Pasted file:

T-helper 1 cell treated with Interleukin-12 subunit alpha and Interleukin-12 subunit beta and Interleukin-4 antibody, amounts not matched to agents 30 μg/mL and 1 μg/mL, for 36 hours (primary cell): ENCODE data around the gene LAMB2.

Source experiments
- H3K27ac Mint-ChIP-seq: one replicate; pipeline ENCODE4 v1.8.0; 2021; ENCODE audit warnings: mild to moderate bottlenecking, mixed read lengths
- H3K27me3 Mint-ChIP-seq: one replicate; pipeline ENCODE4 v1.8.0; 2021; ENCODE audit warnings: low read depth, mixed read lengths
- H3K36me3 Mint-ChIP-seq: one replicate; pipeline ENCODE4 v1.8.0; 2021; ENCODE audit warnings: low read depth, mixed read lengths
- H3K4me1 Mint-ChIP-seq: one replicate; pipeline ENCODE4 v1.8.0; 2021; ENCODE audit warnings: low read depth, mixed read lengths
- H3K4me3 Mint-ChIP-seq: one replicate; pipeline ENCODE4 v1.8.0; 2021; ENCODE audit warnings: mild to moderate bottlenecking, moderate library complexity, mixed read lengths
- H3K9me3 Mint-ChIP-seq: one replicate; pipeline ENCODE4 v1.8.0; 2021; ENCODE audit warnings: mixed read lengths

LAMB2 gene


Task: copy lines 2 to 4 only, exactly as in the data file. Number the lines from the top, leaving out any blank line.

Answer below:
Source experiments
- H3K27ac Mint-ChIP-seq: one replicate; pipeline ENCODE4 v1.8.0; 2021; ENCODE audit warnings: mild to moderate bottlenecking, mixed read lengths
- H3K27me3 Mint-ChIP-seq: one replicate; pipeline ENCODE4 v1.8.0; 2021; ENCODE audit warnings: low read depth, mixed read lengths